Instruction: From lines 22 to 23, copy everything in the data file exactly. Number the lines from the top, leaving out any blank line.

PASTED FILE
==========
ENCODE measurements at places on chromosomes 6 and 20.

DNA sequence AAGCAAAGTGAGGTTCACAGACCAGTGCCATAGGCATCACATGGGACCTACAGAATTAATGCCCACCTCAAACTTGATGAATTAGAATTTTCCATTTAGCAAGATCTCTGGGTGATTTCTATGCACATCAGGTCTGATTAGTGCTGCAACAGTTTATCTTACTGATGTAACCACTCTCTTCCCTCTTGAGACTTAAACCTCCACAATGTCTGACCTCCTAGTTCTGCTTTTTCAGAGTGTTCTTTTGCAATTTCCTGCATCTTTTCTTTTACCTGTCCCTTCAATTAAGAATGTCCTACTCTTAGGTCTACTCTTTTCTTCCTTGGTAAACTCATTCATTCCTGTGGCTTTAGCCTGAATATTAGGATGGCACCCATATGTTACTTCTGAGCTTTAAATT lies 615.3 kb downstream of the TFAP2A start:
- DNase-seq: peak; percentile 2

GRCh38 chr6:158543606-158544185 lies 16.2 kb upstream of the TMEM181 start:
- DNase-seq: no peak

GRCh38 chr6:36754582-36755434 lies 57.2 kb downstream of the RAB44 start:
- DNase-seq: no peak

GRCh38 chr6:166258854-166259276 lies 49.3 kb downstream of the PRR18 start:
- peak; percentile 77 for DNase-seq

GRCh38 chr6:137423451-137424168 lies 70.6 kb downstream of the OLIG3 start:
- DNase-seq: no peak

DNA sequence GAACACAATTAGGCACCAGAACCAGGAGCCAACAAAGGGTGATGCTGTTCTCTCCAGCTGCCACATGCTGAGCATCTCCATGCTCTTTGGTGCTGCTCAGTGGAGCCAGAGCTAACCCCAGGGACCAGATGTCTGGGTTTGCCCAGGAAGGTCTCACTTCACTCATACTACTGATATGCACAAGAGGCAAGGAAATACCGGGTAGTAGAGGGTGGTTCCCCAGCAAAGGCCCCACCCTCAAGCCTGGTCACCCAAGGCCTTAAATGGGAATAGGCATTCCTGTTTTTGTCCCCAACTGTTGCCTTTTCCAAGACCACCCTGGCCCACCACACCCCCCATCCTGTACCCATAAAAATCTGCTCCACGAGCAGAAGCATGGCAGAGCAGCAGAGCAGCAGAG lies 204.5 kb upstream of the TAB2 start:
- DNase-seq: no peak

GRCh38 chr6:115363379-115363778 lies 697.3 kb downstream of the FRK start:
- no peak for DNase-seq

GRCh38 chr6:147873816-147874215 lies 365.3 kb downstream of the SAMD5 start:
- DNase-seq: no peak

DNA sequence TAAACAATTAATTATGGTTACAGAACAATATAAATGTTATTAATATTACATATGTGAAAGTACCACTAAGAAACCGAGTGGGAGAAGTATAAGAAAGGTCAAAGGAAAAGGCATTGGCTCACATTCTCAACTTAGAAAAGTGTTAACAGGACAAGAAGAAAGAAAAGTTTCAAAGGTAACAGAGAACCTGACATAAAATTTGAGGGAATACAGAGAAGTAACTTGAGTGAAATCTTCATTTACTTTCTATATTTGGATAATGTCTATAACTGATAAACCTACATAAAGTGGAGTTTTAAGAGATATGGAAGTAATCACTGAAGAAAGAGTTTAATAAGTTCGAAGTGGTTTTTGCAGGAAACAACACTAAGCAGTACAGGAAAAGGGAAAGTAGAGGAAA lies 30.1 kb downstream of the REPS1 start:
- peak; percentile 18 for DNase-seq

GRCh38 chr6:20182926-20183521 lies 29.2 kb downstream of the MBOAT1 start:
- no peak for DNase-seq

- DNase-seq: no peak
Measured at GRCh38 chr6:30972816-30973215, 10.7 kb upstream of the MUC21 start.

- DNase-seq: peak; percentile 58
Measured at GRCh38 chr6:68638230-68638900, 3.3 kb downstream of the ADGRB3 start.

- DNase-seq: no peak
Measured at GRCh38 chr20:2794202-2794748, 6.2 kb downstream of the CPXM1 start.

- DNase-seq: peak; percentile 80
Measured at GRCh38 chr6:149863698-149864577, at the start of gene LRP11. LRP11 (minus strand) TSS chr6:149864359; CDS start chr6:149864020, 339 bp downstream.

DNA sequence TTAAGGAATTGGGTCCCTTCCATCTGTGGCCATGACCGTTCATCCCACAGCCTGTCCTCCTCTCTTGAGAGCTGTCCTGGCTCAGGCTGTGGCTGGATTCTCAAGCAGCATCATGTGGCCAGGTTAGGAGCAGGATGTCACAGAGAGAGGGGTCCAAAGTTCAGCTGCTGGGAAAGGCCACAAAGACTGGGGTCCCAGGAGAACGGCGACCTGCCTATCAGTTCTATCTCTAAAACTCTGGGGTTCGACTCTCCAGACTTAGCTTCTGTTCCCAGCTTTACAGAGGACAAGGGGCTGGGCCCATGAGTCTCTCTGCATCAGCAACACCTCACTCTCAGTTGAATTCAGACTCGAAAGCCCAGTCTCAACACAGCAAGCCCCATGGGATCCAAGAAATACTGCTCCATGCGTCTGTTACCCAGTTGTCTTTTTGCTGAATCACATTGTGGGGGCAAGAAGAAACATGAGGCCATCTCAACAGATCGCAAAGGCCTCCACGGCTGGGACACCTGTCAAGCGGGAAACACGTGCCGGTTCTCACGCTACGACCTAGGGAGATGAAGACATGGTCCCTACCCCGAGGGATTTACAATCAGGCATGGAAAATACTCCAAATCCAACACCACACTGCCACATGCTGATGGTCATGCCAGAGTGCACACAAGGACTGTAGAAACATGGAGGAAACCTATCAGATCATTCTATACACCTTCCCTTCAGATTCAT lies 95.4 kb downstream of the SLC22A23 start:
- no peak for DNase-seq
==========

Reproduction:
- DNase-seq: no peak
Measured at GRCh38 chr6:30972816-30973215, 10.7 kb upstream of the MUC21 start.